World grain stockpiles at a 15-year high will weigh on wheat and corn prices in 2014-15, dulling any response to potential output setbacks, said Abdolreza Abbassian, senior economist at the UN’s Food & Agriculture Organization.
“With huge inventories you can’t expect much of a price response for at least another season,” Abbassian said by phone from the United Nations agency’s headquarters in Rome today. “It definitely takes the shine off the agricultural commodities for some time.”
The FAO predicts global grain stocks will jump 8 percent to 624.7 million metric tons by the end of 2014-15. The agency’s index of world grain prices stood at 178.4 points in October, down 33 percent from a June 2008 record.
Chicago corn futures have fallen 13 percent in the past 12 months on an outlook for record production in the U.S., while wheat futures dropped 20 percent as bigger crops in Europe and the former Soviet Union add to a global surplus. World food prices climbed sharply in 2007-08 as drought diminished Australia’s wheat crop and again in 2010-11 after dryness prompted Russia to ban grain exports.
The global grains stocks-to-use ratio is forecast to climb to 25.1 percent in 2014-15 from 23.5 percent a year earlier, the highest it’s been in 12 years, the FAO says. The ratio, which indicates the buffer against production shortfalls, fell to 18.4 percent in 2007-08 and 21.5 percent in 2010-11.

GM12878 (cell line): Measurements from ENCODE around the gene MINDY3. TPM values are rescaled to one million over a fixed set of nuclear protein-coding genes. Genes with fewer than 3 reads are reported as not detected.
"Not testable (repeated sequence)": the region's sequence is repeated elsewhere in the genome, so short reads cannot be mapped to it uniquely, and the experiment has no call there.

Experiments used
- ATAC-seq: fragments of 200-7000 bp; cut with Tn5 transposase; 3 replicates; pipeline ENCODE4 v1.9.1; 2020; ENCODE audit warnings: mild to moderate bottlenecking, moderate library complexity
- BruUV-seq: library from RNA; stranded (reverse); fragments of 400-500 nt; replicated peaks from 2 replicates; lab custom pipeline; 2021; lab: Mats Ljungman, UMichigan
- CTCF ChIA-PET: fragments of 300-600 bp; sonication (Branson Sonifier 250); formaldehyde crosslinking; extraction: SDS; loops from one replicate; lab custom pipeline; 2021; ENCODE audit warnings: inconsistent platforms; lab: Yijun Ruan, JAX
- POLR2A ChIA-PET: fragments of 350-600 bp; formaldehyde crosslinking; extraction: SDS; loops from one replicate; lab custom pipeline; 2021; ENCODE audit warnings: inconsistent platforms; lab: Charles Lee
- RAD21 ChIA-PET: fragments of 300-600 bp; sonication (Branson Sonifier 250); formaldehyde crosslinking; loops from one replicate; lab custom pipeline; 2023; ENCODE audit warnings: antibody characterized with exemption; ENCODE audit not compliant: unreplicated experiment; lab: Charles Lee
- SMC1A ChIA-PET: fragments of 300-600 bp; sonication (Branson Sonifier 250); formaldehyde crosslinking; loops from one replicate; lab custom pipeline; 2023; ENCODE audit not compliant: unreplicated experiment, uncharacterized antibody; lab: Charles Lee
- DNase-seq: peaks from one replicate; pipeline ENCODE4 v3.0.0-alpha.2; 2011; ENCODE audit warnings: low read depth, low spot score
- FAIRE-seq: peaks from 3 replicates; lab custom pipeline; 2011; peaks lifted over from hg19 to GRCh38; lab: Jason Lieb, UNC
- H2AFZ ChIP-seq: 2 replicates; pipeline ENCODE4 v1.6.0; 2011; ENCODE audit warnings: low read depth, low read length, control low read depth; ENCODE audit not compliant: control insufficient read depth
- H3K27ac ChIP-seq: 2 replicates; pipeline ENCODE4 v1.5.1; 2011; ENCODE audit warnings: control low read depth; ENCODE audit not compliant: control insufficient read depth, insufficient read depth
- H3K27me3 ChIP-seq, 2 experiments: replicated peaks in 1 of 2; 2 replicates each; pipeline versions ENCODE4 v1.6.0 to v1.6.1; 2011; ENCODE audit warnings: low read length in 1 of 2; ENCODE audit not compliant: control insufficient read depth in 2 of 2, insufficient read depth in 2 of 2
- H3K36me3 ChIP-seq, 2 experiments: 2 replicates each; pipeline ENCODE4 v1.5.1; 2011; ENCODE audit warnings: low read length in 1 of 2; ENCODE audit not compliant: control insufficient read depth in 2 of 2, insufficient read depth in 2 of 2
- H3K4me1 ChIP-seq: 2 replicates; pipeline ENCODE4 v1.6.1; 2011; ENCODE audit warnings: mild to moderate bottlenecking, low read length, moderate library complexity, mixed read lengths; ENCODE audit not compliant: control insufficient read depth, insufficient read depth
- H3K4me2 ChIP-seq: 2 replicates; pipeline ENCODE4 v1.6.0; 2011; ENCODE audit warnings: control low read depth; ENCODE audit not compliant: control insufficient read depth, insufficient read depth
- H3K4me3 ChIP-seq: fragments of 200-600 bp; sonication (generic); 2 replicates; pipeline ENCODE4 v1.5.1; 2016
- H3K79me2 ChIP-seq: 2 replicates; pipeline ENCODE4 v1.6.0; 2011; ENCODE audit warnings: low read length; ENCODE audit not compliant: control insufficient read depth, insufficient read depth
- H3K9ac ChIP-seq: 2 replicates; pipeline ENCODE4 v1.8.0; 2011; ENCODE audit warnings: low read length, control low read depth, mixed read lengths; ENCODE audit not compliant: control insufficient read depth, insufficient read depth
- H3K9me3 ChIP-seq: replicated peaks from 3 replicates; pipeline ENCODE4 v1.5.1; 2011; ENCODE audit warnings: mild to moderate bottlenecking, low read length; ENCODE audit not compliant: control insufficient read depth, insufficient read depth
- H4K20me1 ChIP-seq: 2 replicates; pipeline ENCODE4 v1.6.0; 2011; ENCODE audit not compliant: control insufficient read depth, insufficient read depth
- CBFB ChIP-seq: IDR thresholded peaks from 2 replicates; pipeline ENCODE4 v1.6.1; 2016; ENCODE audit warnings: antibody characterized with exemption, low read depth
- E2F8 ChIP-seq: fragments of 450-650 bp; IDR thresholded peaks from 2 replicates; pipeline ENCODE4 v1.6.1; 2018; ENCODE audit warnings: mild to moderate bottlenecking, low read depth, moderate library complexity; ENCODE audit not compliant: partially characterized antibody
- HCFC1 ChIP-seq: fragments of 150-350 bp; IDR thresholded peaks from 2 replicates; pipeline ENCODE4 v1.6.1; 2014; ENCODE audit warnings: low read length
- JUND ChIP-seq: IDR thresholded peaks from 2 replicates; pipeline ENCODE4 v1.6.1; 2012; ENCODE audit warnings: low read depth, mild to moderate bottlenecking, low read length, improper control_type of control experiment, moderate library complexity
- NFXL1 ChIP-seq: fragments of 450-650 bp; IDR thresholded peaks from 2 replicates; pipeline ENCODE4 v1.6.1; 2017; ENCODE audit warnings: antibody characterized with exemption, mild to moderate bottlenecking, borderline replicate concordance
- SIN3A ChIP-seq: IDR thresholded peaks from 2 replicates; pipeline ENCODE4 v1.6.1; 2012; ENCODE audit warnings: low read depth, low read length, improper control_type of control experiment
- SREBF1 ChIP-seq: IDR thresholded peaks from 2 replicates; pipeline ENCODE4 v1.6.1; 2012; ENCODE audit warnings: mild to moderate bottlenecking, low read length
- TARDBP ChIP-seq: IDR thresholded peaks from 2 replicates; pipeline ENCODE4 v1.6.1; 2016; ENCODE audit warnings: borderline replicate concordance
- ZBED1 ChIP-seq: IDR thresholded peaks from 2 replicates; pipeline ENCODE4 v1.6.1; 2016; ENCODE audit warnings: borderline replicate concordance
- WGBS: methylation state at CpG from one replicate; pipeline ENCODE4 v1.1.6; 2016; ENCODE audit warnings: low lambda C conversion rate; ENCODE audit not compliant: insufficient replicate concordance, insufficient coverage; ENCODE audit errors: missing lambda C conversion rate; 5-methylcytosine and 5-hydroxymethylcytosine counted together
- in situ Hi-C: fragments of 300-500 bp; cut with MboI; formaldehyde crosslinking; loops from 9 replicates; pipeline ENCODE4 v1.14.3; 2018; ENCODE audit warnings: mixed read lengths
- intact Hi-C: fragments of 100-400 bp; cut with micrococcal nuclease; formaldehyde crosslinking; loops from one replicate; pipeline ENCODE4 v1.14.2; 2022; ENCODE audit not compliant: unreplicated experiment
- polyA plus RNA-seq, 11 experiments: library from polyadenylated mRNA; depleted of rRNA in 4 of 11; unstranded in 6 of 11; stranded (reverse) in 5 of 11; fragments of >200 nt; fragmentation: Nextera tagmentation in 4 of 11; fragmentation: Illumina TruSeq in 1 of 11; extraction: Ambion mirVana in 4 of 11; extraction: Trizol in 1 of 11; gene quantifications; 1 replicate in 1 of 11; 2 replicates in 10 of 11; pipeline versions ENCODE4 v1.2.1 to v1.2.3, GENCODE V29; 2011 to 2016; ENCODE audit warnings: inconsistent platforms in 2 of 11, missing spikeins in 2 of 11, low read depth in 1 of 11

“We’ve had two years of such big inventory buildup, giving us perhaps an expectation for damped prices for an extended period,” Abbassian said. “This year is a sort of reality check. You need a very big event to turn around the supply prospects and really see sustained support for prices.”
Volatility in basic food commodities is “more subdued” than it’s been in recent years, according to the FAO economist, referring to price fluctuations. The outlook for rising grain production is factored into prices, which have come down “sharply,” Abbassian said.
Prices could fall again if demand doesn’t increase, and any demand pickup won’t herald price recovery due to the amount of grain available, according to Abbassian. The market is easier to read than it’s been since from before 2006, with the ethanol industry mature and no longer expanding, he said.
U.S. corn used to make ethanol is expected to be little changed at 5.125 billion bushels in 2014-15 from a year earlier, accounting for 35 percent of domestic production from 37 percent in 2013-14, according to U.S. Department of Agriculture data.
“It’s a pretty predictable market from the point of fundamentals, one that we haven’t seen for many years,” Abbassian said. “There’s no emerging demand popping up. We have pretty settled supply and demand factors, the only variable is a classical one and it’s the weather.”
The focus is now on planting for next year, including possible setbacks in Russia and Ukraine, according to Abbassian. Winter-wheat areas in both countries have been unusually dry and cold the past month, data from World Ag Weather show.
“Next year wheat production could decline, this is to be expected and certainly this will have no immediate effect,” Abbassian said. “With the kind of inventories we’re building, the world can stand some declines in production next year.”
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